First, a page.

Desperate, I looked to her, hoping she could solve my problems. One giant voluminous tear lifted from my right eye and tumbled down my cheek, the tear so large it descended at speed dropping onto my knee, marking my black work pants. To me, it was obvious someone incredibly bored and unstimulated should be driven to tears.

I don’t know if my reaction was a surprise to my manager, but the tsunami-like flow of pent-up emotion and frustration was a surprise to me. I was used to thinking my way out of problems.

“How long has it been this way?” she asked, speaking to me like I was recently bereaved.

I thought for ten seconds, too afraid to speak in case my silent tears turned into blubbering. I had been at the council four-and-a-half years and had felt bored since the first week.

“Three-and-a-half years,” I said, being generous, realising I had felt this way from my first week but the feeling was now multiplied by two-hundred-thousand million.

Sitting there crying, I thought about how I was wasting my life.

“I don’t know what to do,” I said calmly, in opposition to distraught emotion manifesting as tears rolling down my face.

“I have no idea where to go or what to do for work.”

I was reaching out for help but she had little to say. Her unvoiced solution was I leave and become some other workplace’s problem.

I wished the council would embark on one of its regular restructures or performance manage me off the premises.

Too upset to continue working, she suggested I go outside for air.

Walking around the block, mentally cornered, I was in a state. Unable to pinpoint why I couldn’t leave and embarrassed and disappointed in myself for staying, further resentment came from being drawn into basing my self-respect on my job. I wanted my personal life to define me.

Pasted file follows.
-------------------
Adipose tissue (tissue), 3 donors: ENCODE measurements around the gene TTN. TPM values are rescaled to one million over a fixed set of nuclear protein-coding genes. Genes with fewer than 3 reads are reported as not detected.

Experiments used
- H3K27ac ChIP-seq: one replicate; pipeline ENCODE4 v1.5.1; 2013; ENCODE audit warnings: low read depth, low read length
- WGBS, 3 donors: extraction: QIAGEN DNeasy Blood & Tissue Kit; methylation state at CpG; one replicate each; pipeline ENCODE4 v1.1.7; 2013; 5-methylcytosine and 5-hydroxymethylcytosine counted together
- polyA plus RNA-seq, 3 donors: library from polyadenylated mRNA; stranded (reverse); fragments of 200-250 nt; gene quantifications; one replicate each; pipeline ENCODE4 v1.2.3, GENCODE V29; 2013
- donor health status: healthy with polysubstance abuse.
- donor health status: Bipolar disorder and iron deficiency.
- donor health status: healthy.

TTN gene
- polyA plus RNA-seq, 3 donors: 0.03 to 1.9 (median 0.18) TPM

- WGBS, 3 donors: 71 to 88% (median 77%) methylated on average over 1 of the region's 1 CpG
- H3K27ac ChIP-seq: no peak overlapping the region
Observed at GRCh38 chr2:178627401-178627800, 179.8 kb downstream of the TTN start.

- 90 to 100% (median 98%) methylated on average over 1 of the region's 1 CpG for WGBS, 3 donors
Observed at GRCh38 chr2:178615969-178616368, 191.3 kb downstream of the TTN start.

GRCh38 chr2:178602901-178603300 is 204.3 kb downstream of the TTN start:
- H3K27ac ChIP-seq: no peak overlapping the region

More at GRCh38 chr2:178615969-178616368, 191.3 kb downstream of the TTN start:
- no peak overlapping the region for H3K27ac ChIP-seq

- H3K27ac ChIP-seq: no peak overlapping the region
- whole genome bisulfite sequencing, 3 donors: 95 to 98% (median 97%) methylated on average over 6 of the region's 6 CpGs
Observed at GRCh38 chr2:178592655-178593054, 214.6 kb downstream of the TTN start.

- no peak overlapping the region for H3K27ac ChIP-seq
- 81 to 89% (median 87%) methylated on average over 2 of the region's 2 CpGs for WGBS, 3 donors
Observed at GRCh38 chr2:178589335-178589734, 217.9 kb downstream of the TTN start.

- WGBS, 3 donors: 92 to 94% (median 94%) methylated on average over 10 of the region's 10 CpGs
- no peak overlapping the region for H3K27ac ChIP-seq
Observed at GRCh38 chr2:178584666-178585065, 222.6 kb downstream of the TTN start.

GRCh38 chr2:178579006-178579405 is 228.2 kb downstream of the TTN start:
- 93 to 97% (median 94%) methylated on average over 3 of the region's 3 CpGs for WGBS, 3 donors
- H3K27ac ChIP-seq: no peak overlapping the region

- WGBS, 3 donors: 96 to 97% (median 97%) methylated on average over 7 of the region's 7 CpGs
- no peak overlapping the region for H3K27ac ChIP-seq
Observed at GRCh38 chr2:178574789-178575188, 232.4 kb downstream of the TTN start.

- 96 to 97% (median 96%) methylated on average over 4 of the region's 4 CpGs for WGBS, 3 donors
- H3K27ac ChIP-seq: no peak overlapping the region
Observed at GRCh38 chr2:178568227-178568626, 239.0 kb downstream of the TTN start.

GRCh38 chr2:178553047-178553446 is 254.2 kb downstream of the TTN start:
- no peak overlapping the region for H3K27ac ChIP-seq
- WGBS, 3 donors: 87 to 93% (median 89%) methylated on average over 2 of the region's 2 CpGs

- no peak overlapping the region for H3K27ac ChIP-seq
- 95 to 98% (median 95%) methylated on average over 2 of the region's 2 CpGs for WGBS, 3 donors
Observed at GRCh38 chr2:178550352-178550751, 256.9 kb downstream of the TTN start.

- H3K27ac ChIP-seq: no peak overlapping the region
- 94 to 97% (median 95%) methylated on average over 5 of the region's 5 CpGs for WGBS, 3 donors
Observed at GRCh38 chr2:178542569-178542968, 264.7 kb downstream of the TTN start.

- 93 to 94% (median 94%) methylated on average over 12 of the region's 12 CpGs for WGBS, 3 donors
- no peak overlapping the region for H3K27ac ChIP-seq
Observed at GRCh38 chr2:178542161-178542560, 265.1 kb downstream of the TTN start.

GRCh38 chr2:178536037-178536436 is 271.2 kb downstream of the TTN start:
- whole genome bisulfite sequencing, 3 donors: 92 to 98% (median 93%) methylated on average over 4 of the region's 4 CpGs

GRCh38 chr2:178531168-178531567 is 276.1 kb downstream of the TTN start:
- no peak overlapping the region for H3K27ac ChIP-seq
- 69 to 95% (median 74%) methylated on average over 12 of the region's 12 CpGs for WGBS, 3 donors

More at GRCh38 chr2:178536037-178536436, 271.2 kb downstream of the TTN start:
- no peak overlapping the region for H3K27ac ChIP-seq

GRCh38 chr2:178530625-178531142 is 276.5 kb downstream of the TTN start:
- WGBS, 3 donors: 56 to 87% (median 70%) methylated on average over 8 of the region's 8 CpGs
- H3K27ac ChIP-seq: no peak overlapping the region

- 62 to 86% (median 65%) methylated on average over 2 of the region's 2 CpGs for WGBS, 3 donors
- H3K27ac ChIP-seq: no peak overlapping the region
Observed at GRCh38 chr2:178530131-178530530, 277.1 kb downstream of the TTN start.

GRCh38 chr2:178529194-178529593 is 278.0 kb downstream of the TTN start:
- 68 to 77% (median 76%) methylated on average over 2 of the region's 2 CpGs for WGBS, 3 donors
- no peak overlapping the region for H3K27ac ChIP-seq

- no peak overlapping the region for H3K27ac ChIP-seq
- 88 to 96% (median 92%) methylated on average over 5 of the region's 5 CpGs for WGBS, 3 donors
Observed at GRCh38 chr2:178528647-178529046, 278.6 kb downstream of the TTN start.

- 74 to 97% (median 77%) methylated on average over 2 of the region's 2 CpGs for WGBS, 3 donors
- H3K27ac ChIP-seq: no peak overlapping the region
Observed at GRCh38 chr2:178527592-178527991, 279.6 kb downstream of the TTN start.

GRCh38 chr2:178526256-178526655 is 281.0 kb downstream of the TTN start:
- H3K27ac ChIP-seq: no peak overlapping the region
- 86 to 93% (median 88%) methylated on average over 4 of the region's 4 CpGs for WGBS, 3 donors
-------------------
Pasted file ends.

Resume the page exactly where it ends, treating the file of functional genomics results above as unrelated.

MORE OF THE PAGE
I thought how Ellie and I had twice left New Zealand but how this time I could not get out. Halstead felt like a painful lesson in facing uncomfortable personal truths.

Although I knew what needed to change – that I had no useful qualifications, no people skills, that I was feeling sorry for myself, and my pessimistic attitude pervaded every thought – I felt incapable of lifting myself above the low.

And the tears kept coming.

Walking around the block crying, I passed the park where Weirdo Bingo crazies hung out for social drinks, before I returned to self-scorning thoughts: I was a greedy westerner who should be grateful to have any kind of job, my health and a loving relationship. I shouldn’t ask for more. I was a product of my generation: self-centred and entitled.

My self-deriding thoughts told me accepting my situation was an excuse for failure.

I could hear my mother saying “a job is just a job,” and realised her lifetime of imposed thinking was probably her way of achieving what all parents try to do for their kids: prepare them for the world. But a world of her experiences. Surely someone else could be blamed for my predicament, because I was trying my hardest.

My thoughts shifted from wanting my job to be more than just a job, to trying to accept my job was just a job.

Frustrated from being at the council for four-and-a-half years with no reason to be there, my thoughts returned to the beginning: I felt mentally cornered with only myself to blame.

Leave a Reply

Your email address will not be published. Required fields are marked *

Scroll to Top